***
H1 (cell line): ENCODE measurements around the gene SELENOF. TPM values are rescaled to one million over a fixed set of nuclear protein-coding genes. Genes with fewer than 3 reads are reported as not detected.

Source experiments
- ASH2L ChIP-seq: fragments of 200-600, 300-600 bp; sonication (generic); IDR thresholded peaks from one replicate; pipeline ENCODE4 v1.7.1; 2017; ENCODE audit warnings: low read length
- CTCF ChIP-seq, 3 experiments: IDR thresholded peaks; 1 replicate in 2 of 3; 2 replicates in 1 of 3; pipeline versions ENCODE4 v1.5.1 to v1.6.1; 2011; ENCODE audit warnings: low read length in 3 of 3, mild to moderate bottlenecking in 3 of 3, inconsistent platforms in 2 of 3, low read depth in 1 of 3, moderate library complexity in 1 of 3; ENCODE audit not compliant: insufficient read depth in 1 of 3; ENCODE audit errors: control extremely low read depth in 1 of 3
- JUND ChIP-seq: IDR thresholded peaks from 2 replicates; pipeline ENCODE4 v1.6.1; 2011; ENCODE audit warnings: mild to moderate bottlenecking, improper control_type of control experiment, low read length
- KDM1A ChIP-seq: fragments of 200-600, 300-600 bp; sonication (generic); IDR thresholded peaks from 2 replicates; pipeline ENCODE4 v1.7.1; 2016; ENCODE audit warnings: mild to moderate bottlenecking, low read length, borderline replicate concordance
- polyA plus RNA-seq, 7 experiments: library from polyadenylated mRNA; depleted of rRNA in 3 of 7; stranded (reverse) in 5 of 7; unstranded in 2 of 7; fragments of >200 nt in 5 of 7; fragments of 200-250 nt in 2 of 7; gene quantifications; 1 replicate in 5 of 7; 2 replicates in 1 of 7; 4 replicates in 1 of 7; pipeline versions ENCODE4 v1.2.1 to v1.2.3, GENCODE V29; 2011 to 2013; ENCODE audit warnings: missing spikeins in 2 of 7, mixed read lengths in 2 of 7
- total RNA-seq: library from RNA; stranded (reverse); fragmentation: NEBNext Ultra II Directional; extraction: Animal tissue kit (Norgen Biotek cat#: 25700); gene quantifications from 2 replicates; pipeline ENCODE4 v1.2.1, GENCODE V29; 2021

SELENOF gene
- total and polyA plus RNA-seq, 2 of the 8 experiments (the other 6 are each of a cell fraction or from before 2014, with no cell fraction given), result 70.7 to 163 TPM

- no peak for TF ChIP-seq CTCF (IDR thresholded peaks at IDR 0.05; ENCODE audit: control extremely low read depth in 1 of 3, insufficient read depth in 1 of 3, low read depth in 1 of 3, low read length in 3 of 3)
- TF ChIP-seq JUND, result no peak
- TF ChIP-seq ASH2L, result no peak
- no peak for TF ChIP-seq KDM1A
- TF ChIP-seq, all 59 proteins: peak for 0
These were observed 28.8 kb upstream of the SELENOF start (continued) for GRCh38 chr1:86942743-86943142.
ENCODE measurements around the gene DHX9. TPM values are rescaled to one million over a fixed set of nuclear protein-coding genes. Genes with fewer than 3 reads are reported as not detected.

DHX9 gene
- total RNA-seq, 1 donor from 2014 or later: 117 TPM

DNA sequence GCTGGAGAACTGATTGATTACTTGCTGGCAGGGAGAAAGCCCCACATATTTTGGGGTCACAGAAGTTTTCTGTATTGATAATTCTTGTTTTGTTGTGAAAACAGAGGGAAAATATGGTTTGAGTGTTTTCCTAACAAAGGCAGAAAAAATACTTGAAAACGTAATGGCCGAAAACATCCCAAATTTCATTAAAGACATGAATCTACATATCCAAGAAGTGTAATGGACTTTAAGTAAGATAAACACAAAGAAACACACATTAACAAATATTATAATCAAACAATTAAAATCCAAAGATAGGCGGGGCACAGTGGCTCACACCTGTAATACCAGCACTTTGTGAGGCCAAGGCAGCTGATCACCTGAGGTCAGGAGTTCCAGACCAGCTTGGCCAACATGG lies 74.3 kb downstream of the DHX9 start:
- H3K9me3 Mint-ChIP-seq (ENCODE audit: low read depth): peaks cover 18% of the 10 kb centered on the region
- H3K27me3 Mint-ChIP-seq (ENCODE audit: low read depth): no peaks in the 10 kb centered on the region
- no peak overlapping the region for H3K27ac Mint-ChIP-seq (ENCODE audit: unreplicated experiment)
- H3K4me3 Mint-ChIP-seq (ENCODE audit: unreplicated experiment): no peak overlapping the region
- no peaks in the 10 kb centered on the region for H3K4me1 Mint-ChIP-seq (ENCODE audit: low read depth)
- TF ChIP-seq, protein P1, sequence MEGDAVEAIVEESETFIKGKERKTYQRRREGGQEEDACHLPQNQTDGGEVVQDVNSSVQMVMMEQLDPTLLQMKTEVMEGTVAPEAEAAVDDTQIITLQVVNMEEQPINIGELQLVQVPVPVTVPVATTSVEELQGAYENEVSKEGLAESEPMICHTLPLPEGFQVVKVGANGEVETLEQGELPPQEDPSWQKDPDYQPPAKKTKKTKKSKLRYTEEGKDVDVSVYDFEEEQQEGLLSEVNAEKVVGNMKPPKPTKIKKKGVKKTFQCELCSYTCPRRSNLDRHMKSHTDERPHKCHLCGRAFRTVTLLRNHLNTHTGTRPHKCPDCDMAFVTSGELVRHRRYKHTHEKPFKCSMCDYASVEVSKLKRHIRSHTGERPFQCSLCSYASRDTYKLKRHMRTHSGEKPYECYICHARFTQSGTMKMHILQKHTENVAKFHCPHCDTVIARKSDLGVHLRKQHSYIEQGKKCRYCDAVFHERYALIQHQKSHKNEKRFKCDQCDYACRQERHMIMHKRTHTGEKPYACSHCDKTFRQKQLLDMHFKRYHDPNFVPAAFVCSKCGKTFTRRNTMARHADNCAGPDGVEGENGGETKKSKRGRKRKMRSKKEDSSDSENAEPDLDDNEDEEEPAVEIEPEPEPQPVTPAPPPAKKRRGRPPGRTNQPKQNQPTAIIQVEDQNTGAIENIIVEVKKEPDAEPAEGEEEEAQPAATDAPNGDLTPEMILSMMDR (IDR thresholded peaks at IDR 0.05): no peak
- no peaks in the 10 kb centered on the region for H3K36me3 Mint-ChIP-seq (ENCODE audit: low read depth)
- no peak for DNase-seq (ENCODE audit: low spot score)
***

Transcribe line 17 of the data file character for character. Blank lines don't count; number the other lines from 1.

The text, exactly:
ENCODE measurements around the gene DHX9. TPM values are rescaled to one million over a fixed set of nuclear protein-coding genes. Genes with fewer than 3 reads are reported as not detected.